By: Carolyn Hyman
Photo Credit: Su Shin
Su Shin, President and General Manager of Hawaiian Telcom and Aloha United Way Board Member shared a few memories with us in honor of Women’s History month. She is one of the many women with AUW who works to inspire, support and engage our community, but her story is her own. . .
Su Shin’s father passed away when she was 5 and her brother was 8. So, from very early, her mother was a single parent. “My mom made the decision to leave Korea and move to Hawaii, leaving behind family, friends, and all she had known. I know it was a struggle, in every possible way.” This was no free-fall into despair, though. Shin goes on to explain that while they were barely scraping by, her mother always had enough to share with others. “I always remember my mom helping others, feeding our neighbor’s kids at Mayor Wrights, providing temporary housing for a young single mother, the list goes on and on.”
This selfless dedication and humble strength was the primary influence on Shin. She credits herself for having such a positive role model. Her mother also emphasized education and hard work. When she was passed over for a promotion in her early career as a journalist, another woman stepped forward to provide sound guidance and advice. “Don’t wait for the opportunity, create the opportunity.” The more experienced journalist went on to explain that Shin needed to be more assertive and bold in order to advance and be recognized. “That was the single best advice I’ve ever received”, said Shin.
When we asked the President and General Manager of Hawaiian Telcom to share her thoughts on how the COVID-19 pandemic has influenced women in the workplace, she became incredibly thoughtful. “I have two daughters. This is going to influence my answer. While we’ve made progress on gender equality, we clearly need to do more. I think we can learn from this experience and implement gender responsive interventions, like ensuring that women and children who are at risk of violence in their homes are adequately provided for and protected. A longer term solution is to create better access to quality childcare and more opportunities for women in a wide range of careers, not just in industries like restaurants and tourism, where women are overrepresented, industries where jobs have been decimated by pandemic lockdowns. The bottom line is that women should be able to choose to work or be a caregiver, or both.”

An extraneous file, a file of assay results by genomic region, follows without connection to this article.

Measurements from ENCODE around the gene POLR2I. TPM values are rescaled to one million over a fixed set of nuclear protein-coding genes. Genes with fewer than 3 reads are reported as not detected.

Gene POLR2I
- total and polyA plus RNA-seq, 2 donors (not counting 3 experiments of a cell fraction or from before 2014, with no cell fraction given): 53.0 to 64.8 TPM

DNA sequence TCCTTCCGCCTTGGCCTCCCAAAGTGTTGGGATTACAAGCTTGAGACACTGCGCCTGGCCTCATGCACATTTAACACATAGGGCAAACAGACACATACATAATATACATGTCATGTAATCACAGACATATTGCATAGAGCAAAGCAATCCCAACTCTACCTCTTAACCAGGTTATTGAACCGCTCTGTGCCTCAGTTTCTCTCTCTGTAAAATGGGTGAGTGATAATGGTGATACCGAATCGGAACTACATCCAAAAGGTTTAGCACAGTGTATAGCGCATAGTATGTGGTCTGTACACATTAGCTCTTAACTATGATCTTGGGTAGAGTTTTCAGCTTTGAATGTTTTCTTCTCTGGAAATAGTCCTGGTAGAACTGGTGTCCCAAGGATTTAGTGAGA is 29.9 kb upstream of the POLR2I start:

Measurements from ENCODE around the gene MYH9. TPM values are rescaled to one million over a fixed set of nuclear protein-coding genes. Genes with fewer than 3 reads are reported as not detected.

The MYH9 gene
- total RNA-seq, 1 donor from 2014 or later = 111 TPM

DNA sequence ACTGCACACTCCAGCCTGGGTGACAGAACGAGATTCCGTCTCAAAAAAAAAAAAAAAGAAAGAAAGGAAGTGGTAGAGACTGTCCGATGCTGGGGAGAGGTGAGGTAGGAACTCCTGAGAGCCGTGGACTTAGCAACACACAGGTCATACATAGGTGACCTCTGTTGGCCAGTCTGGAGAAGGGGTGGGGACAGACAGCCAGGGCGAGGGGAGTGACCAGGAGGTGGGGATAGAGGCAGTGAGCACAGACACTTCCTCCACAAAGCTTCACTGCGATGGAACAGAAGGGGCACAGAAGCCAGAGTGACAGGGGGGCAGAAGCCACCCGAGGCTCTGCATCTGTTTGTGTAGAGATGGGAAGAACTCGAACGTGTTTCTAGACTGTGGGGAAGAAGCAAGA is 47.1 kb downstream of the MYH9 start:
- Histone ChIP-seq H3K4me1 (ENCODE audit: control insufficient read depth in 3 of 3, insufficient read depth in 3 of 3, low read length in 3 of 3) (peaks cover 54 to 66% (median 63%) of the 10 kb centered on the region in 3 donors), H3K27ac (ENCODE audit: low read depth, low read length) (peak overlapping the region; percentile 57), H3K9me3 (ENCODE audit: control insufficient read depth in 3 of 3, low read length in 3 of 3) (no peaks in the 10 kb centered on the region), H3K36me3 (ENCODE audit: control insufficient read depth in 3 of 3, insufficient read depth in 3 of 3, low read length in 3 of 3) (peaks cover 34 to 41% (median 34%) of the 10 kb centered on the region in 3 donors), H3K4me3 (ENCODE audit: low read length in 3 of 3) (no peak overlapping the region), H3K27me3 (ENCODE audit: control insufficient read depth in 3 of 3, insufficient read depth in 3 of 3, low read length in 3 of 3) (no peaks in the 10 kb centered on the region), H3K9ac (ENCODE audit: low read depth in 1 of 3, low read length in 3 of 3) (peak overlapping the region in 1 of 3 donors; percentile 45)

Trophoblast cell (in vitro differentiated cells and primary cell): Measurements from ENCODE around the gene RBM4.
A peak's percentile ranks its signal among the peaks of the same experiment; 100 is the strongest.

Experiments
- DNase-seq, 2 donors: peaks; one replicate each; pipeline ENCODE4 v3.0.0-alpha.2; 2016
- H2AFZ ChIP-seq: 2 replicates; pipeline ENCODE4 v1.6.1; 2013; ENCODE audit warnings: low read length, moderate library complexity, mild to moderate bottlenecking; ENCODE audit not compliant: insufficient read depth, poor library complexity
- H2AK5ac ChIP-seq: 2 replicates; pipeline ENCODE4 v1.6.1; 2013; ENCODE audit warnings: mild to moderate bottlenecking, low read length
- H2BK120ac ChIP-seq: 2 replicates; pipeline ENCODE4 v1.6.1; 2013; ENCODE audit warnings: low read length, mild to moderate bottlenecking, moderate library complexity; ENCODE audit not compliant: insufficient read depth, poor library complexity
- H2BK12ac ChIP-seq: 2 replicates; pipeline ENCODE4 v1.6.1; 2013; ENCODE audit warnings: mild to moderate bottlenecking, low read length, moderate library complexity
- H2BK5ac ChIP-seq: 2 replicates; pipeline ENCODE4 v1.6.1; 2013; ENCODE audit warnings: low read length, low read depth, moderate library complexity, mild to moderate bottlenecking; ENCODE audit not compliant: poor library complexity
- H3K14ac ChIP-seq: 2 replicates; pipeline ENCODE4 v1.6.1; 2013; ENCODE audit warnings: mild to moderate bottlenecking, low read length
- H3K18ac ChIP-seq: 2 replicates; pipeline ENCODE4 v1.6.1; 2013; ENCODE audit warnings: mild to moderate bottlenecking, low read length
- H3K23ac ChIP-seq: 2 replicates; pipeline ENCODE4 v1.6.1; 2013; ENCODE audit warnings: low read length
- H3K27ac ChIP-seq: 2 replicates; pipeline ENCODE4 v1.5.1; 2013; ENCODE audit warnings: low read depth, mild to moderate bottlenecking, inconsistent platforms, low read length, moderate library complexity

We have our work cut out for us, but there are strong women on the job. As we celebrate Women’s History Month, it’s important to recognize all the women who have helped shape our lives by doing what was hard, what was right, and what was necessary. It’s important to recognize our mothers and daughters, our mentors and our friends.